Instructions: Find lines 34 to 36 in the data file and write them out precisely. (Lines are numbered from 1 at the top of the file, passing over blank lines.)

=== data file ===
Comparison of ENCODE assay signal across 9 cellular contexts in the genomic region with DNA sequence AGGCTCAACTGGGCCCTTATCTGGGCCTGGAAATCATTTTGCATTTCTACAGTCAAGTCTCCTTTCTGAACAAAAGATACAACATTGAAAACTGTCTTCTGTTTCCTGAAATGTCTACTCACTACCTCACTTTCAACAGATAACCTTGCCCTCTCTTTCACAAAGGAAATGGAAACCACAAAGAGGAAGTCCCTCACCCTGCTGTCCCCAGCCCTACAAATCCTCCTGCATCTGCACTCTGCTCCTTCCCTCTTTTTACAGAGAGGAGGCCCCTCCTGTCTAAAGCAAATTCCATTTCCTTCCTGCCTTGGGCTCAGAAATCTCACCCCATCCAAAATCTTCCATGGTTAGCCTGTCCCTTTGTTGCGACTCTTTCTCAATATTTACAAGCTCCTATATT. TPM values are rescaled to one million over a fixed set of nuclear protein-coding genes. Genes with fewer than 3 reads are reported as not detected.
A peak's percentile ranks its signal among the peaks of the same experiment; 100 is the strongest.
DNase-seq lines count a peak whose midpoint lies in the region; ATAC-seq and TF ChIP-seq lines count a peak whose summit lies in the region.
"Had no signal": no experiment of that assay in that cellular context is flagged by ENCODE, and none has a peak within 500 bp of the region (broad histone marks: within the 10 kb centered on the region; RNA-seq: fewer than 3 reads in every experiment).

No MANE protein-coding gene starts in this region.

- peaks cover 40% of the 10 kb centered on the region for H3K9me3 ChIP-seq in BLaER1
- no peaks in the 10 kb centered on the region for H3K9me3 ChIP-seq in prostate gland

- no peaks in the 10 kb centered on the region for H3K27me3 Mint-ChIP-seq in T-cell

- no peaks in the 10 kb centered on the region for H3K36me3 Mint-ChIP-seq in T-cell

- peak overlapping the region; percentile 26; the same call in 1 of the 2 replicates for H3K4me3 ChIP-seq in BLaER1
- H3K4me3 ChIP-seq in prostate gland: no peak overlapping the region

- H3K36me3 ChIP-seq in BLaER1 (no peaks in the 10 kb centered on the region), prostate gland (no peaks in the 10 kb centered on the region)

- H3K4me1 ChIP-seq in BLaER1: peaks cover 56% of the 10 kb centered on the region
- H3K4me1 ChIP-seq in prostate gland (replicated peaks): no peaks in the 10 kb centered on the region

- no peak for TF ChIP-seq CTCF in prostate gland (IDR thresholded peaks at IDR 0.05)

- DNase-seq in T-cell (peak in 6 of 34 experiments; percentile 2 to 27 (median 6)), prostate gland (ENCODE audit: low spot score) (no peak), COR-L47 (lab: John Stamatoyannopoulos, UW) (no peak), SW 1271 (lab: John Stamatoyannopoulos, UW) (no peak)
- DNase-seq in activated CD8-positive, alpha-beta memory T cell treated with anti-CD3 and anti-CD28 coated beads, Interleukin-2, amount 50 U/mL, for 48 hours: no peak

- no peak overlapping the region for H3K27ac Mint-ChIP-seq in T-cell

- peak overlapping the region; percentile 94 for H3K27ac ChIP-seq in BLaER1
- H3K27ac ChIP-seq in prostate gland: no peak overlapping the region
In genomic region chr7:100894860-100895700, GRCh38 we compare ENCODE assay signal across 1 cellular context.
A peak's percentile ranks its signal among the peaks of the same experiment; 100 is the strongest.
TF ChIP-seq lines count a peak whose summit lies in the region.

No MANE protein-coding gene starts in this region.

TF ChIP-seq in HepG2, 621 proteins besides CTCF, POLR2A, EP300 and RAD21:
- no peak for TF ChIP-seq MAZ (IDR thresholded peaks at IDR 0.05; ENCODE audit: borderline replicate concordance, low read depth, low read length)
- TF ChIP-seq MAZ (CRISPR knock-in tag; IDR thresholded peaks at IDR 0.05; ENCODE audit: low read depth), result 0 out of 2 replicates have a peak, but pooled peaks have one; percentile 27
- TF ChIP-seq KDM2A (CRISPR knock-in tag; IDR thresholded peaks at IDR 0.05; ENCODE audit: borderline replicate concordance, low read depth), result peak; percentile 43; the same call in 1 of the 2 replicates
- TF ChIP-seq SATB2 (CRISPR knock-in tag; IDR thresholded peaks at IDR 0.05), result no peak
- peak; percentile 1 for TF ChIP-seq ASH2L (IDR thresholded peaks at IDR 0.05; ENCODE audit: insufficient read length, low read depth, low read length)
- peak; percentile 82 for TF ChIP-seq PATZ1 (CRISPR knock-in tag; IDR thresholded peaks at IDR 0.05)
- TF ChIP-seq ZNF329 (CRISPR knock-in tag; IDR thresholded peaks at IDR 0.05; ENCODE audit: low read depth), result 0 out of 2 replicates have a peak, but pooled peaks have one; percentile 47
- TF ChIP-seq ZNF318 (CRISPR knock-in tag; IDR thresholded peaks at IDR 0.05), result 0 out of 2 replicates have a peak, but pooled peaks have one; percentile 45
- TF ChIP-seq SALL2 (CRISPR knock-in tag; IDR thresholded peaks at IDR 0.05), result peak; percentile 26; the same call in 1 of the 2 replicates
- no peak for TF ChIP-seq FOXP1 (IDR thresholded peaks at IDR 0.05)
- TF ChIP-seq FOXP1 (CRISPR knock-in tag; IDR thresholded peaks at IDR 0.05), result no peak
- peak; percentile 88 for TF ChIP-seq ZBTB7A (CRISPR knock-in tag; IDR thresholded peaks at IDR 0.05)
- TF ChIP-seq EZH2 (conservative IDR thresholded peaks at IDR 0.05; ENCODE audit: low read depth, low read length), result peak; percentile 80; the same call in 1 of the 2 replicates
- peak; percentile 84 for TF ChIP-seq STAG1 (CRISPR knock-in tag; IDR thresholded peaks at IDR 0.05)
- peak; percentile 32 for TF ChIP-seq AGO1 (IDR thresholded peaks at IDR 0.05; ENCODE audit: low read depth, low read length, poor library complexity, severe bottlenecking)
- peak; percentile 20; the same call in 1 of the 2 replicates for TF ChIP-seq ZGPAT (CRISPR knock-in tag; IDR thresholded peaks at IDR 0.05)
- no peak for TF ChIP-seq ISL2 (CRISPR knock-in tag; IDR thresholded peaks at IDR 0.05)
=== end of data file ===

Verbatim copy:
- TF ChIP-seq SALL2 (CRISPR knock-in tag; IDR thresholded peaks at IDR 0.05), result peak; percentile 26; the same call in 1 of the 2 replicates
- no peak for TF ChIP-seq FOXP1 (IDR thresholded peaks at IDR 0.05)
- TF ChIP-seq FOXP1 (CRISPR knock-in tag; IDR thresholded peaks at IDR 0.05), result no peak